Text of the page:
Then comes a mix of old and young talent: David Goffin made his breakthrough last year, finding some success on all surfaces, while Lukas Rosol has grown in stature since beating Nadal at Wimbledon. The highest seed is Seppi, close to his highest ever ranking, but he has a tricky opener against Paul-Henri Mathieu.
Del Potro arrives with an impressive indoor run of match-wins, most recently the title in Rotterdam, though he went back-to-back into Marseille where he lost to Gilles Simon in the quarters.
He has one of the best-looking first-round matches against Marcos Baghdatis, who scored a couple of good wins in Rotterdam, his fourth event this year already. He is looking in decent form and should give del Potro a tough work-out. The rest of this quarter is a mixed bag—no fewer than three qualifiers—and the lowest seed, Youzhny, as the other end.
The big Argentine’s record against Djokovic is not encouraging: His only win in four meetings last year was in the bronze medal match at the Olympics. Much will depend how match-sharp Djokovic is, but his early rounds should knock off any rust—and the del Potro legs may be a little weary. In short, it’s hard to see the Serb falling short of the finals.
Roger Federer half
The defending champion faces a nice opener for the home crowd, Tunisian wild card Malek Jaziri, followed by either Marcel Granollers or Albert Montanes, so he should advance to the quarters of what is almost as close to a home tournament as Basel is in the autumn.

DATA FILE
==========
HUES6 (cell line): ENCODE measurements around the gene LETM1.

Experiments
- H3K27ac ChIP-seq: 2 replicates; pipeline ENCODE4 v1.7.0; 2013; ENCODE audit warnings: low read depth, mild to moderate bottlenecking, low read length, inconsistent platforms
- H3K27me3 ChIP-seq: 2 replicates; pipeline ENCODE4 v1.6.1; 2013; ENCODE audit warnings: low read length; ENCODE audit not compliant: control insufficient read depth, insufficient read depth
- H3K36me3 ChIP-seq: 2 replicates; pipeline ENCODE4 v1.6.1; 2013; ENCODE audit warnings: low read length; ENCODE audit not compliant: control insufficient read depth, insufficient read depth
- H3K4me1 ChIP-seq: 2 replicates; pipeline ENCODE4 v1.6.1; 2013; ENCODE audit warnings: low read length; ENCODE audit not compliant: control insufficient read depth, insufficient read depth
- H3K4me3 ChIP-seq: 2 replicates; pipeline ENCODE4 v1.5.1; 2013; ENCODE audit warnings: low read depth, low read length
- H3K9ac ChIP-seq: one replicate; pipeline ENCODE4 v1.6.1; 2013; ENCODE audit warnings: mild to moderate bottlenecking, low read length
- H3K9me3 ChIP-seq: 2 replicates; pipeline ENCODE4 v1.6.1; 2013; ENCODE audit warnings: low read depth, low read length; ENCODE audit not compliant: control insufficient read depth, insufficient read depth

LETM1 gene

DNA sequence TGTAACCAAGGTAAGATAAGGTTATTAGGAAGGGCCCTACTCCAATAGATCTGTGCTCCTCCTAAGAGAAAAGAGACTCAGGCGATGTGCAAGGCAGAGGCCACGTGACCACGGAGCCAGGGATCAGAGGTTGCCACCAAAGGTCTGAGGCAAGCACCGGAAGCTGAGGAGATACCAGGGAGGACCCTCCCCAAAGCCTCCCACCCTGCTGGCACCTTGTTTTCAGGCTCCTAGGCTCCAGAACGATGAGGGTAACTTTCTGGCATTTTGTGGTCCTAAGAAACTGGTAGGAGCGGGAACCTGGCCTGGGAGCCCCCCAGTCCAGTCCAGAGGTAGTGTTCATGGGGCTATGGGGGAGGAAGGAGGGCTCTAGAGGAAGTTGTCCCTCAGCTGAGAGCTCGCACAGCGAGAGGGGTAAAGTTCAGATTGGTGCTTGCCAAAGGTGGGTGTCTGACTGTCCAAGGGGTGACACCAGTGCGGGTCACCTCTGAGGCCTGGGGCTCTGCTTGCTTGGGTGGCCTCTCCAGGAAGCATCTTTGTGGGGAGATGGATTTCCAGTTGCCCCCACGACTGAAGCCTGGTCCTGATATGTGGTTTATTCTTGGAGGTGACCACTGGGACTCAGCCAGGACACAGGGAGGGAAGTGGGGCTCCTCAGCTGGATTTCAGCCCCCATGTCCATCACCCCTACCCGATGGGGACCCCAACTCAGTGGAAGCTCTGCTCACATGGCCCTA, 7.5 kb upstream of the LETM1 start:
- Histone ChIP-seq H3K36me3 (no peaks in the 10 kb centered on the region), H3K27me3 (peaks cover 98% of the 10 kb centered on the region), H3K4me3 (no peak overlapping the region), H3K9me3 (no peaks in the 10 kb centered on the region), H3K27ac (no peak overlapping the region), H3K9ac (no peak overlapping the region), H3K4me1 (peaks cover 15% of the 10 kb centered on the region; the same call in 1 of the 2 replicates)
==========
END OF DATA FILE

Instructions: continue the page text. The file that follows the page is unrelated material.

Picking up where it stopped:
There, he is slated to meet No6 seed Tipsarevic, though the Serb has a far from straightforward opener against Nikolay Davydenko—the Russian was a finalist in Doha, though has won only two matches since.
Also in this segment is 20-year-old Bernard Tomic, who won his first ATP title in Sydney in January. He is maturing as a player, provided great entertainment against Grigor Dimitrov in Rotterdam and would surely like a stab, after four losses, at Federer in the quarters.
But it is the other bottom quarter that provides the greatest intrigue as the No6 and No7 ranked men, Tsonga and Berdych, line up for a sixth time in the quarters. The Czech won all three matches last year, though the last two went to a third set but, more intriguing, both have had success against Federer—a potential semi contest.
Berdych has the kind of firepower to really press the Swiss: He won their last match in the quarters of the US Open and has won in four of their last seven meetings. Meanwhile Tsonga met the No2 in one of the most compelling matches of the Australian Open, a five-set thriller, twice beat him in 2011, and pushed him to three sets in both World Tour Finals matches at the end of 2011.
Tsonga meets Michael Llodra in his opener, and his fellow Frenchman has played a good indoor season, stretching del Potro to the limit in Marseille this week. This has the makings of a very entertaining encounter.
Federer will need to find stronger form—and make fewer errors—than the tennis that characterised his matches in Rotterdam. He needs time on court after his intervening trip to South Africa. If he doesn’t, both Berdych and Tsonga are big threats with, even more so, Djokovic in the final.
Ahead of Indian Wells, this will certainly be an important marker for them all, but especially as Federer is defending yet another title there.